I've been making my own vanilla extract for a few years now and have been thinking all year that its something that I should share with my readers, but sometimes I'll admit I like to keep some things to myself. Today is the day to share nicely. I'm not the first blogger to wax poetically about this process, but I'm also certain I won't be the last.
Since starting my batch about 3 years ago, I doubt I'll ever buy a bottle of it again. Its not to say that its better than store bought, but the site of the beans standing at attention in their ever changing brew makes me smile. I also love that in another very small way I've saved 100's of glass jars from being made and then recycled and then made again during the course of a lifetime.
So what exactly is vanilla extract anyways? Well, it's just a simple infusion. Fragrant, heady, aromatic vanilla beans (hopefully), are left to rest in a grain alcohol, which carries the essential oils and therefore flavour with it. The good ones have a short list of ingredients. But you will come across extracts with added colourings, which along with bleached toilet paper, I don't really get, and sometimes sugar, added to enhance flavour. As long as the sugar is low on the ingredient list it's a fine addition, although you won't find it in the homemade version. When you see corn syrup or propylene glycol or any other hard to pronounce words, I would suggest stepping away from the bottle. There's a lot of bad vanilla out there, and I'm not talking about artificial vanilla which at least is upfront about itself. If you've recently had someone bring a bottle back from Mexico, as most of us have, be a little skeptical, right after you thank them profusely for their thoughtful gift*. With weak regulations in the extract industry in Mexico, its easy to end up with something that resembles vanilla while pretending to be the real thing. Although I must stress than not all vanilla bought in Mexico is a fake, but buyer beware.
Making your own vanilla is a fun, easy project that is a great idea for anyone with a source of good but not too pricey vanilla beans. If you live somewhere where your source for beans runs at $5 a bean, this is not the project for you. Best to to spend the money on some great quality extract, it'll be cheaper in the end. If you are lucky enough to get your hands on some discounted dried up beans, this is the perfect remedy for them. Another thing to remember when considering making your own extract is that the finished product will only be as good as the beans. Your vanilla beans should ideally still have a nice fragrant aroma and hopefully a little pliability and you should be confident that even if you get your hands on some dried up premium beans that they haven't sitting on a shelf for a year.
The alcohol carrier that you choose is really based on your own preference. Vodka, since its flavourless, will allow the entire flavours of the vanilla to shine through uninterrupted. Rum, on the other hand, will complement the flavour beautifully since rum and most baked goods are a great match. The rum will stand out though, so keep that in mind. Brandy is another lovely partner for vanilla, but will add a little less obvious flavour than the rum. I have even mixed all 3 depending on my supplies.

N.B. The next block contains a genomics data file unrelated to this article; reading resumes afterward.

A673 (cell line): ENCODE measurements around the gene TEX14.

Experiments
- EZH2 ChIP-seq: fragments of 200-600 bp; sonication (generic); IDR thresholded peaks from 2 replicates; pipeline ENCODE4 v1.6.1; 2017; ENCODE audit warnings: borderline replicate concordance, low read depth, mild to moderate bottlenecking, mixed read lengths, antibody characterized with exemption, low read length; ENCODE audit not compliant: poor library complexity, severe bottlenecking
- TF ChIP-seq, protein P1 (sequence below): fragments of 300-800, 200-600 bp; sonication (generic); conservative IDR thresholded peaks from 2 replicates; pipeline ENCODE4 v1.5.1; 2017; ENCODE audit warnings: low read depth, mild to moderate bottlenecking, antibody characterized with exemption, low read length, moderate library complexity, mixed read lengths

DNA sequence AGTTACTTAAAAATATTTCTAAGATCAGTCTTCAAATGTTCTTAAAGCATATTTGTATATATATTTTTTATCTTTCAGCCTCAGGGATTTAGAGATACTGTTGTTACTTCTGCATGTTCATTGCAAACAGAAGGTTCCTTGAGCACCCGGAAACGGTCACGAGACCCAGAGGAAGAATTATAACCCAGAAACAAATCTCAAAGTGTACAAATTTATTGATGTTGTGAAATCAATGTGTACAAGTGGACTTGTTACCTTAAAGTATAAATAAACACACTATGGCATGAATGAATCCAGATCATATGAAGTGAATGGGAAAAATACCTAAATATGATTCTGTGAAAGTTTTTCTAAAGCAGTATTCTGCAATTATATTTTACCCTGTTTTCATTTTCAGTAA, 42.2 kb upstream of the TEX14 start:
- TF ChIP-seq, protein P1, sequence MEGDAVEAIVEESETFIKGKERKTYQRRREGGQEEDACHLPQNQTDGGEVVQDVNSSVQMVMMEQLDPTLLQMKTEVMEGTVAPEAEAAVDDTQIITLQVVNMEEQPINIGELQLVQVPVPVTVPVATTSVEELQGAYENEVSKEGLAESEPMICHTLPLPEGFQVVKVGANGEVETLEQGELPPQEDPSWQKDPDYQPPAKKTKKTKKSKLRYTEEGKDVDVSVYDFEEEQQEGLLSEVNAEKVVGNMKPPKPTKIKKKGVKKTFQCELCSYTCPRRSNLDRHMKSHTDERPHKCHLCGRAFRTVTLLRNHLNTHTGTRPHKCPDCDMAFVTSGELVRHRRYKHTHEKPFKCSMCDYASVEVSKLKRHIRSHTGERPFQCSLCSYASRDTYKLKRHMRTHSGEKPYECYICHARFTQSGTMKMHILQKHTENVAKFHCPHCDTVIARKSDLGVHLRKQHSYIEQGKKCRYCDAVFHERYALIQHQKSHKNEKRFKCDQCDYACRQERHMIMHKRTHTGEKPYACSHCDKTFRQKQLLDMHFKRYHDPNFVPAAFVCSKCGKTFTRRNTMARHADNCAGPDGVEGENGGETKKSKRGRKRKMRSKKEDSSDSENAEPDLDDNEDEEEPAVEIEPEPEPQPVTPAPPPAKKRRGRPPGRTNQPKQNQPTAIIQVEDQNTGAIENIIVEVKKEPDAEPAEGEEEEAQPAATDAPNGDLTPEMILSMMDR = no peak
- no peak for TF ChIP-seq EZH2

This makes a single strength extract. Up the number of beans if you want to make it double strength.
10 vanilla beans : 2 cups vodka, rum or brandy
1. Get yourself a suitable jar for your extract, properly cleaned and dried. I like 500ml/750ml/1l mason jars but a similar size glass jar will work, just be sure that the lid is completely clean. If using a mason/canning jar, I would recommend using the white reusable lids available in the canning section of your supermarket. The metal rings and lids tend to rust in this application. The size of your jar should be tall enough to hold the beans, and have a wide enough mouth to be able to access the beans easily.
2. Using the point of a paring knife, make a shallow slit almost the length of the bean, leaving the ends of the bean uncut. You are not wanting to cut the bean in half, but rather just open it up. If cut completely, the mucous in the walls of beans become more exposed to the extract and makes for a more viscous liquid. If you are planning on using a 500ml jar, I would suggest simply cutting the beans in half, crosswise, and not slitting them at all.
3. Place the beans in your jar, cover with your chosen liquor to cover and put lid on. Shake the jar whenever you think of it, at least once a week, up to every day. Let it brew for 2-3 months before using. You will notice some of the vanilla beans in the bottom of the jar, so be sure to give the jar a little swirl before you measure out your extract to pick up some of those beans in your spoon.
4. Once your extract is ready to go, the beans will stop giving up their flavour, but surprisingly they still have some life in them. The beauty of this recipe is that you get double your money out of the beans. So fish a bean out once in awhile and use it. It will still have seeds to add to custards, poached fruits, drinks etc. The idea is to keep it in the cupboard indefinitely. Whenever you use fresh beans in other recipe go ahead and plop the used, rinsed bean into the mixture.
5. Top it off once in awhile with more liquor, adding about 1/4 more liquid at a time and a new or used bean at the same time. Keep it in your cupboard, adding and subtracting when you think of it. Once you have your core extract, the process becomes a little less of a recipe.
*The Lemon Tart would never want to recommend anything but perfectly gracious and respectful behavior.